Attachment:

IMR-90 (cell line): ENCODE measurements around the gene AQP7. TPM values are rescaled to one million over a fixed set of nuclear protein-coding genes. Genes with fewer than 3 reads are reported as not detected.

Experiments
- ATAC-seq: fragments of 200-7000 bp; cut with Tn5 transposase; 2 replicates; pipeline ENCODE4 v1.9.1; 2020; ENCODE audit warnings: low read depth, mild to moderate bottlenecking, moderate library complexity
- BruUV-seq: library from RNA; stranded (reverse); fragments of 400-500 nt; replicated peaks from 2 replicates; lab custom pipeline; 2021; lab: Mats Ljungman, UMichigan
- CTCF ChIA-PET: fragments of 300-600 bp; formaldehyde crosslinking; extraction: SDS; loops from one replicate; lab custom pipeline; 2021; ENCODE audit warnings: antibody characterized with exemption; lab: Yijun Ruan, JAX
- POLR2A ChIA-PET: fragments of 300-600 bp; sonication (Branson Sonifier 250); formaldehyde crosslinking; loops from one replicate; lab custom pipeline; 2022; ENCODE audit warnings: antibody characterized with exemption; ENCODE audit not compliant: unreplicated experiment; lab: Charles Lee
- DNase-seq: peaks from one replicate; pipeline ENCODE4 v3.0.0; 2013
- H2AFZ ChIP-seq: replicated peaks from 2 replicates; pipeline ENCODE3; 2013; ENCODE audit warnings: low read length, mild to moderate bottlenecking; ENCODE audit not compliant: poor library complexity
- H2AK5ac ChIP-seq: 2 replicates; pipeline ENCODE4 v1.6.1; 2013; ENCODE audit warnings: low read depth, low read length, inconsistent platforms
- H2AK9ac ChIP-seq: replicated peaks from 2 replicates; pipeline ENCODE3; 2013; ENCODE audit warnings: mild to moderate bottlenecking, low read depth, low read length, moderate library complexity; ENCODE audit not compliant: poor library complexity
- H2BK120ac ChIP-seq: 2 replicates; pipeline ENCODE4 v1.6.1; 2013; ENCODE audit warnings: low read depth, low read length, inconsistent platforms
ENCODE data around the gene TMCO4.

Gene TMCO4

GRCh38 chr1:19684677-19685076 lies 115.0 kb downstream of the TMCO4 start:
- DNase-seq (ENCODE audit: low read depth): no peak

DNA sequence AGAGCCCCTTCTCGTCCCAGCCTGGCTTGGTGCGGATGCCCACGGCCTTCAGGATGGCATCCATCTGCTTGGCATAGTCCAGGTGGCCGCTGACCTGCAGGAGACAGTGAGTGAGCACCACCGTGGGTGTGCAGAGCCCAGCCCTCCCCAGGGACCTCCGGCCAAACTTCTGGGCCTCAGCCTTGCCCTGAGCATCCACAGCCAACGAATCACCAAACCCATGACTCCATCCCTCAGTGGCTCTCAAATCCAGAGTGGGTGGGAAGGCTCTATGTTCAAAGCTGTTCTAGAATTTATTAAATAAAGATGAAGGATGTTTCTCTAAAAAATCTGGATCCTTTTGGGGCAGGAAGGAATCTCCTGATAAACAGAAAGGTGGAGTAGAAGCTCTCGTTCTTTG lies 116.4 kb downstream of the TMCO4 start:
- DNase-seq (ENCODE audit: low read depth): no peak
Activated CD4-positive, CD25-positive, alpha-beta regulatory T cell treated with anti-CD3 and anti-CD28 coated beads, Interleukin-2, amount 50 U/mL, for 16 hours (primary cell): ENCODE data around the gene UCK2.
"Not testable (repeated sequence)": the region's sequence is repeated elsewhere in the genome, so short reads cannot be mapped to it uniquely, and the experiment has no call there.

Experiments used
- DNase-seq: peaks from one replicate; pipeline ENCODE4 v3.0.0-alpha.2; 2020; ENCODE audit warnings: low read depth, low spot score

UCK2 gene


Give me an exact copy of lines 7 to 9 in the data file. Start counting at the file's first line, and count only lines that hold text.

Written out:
- DNase-seq: peaks from one replicate; pipeline ENCODE4 v3.0.0; 2013
- H2AFZ ChIP-seq: replicated peaks from 2 replicates; pipeline ENCODE3; 2013; ENCODE audit warnings: low read length, mild to moderate bottlenecking; ENCODE audit not compliant: poor library complexity
- H2AK5ac ChIP-seq: 2 replicates; pipeline ENCODE4 v1.6.1; 2013; ENCODE audit warnings: low read depth, low read length, inconsistent platforms